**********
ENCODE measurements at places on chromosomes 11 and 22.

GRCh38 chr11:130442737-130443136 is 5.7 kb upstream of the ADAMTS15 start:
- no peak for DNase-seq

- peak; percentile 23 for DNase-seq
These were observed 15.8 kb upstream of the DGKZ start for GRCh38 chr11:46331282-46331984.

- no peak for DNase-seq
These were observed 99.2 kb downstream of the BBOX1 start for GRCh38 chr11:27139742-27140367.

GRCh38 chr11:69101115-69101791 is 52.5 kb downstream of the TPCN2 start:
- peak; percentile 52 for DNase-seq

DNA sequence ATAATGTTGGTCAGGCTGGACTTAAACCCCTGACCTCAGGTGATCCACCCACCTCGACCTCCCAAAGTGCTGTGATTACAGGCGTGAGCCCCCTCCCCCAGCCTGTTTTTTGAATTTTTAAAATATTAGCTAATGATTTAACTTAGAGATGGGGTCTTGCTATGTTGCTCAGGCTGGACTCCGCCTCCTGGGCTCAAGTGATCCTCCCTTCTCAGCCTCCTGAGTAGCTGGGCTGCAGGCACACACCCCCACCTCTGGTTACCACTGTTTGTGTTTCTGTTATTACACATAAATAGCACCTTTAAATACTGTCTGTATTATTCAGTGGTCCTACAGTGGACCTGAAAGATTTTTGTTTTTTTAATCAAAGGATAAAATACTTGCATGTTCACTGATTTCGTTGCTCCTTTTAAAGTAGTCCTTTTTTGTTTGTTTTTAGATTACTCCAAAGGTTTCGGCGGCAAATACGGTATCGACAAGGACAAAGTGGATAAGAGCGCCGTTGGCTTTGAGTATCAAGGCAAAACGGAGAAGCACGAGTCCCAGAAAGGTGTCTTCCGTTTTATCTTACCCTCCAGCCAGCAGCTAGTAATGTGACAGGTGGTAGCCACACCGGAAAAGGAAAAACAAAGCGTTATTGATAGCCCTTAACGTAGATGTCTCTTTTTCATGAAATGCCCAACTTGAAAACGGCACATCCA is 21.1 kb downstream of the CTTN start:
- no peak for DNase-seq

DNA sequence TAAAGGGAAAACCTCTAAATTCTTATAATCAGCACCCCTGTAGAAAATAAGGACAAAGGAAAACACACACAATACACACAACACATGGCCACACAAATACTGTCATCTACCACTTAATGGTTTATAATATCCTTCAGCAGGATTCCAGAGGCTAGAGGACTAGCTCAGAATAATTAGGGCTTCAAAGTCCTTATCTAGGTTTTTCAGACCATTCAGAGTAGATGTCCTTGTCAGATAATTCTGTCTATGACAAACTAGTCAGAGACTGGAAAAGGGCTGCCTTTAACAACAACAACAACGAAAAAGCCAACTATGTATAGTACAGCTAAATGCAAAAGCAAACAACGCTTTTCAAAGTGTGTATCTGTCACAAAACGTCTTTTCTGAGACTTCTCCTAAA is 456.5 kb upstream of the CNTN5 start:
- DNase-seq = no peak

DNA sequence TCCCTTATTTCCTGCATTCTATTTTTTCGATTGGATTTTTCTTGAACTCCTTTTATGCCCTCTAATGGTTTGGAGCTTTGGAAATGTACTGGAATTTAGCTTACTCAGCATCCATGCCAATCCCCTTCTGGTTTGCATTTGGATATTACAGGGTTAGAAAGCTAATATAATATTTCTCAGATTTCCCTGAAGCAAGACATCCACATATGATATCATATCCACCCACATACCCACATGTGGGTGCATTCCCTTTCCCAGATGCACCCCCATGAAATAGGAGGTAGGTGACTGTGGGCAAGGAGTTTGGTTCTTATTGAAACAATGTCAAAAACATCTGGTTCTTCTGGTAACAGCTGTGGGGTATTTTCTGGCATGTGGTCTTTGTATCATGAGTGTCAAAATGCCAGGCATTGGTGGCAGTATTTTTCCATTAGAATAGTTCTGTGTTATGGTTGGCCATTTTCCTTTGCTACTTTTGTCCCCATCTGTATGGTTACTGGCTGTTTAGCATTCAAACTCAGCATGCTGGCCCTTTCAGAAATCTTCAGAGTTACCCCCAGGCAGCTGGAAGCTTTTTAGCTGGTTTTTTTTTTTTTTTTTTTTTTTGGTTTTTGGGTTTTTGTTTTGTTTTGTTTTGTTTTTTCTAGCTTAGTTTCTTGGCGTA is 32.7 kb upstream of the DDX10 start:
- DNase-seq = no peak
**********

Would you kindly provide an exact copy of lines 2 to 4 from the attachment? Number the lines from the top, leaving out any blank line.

GRCh38 chr11:130442737-130443136 is 5.7 kb upstream of the ADAMTS15 start:
- no peak for DNase-seq

- peak; percentile 23 for DNase-seq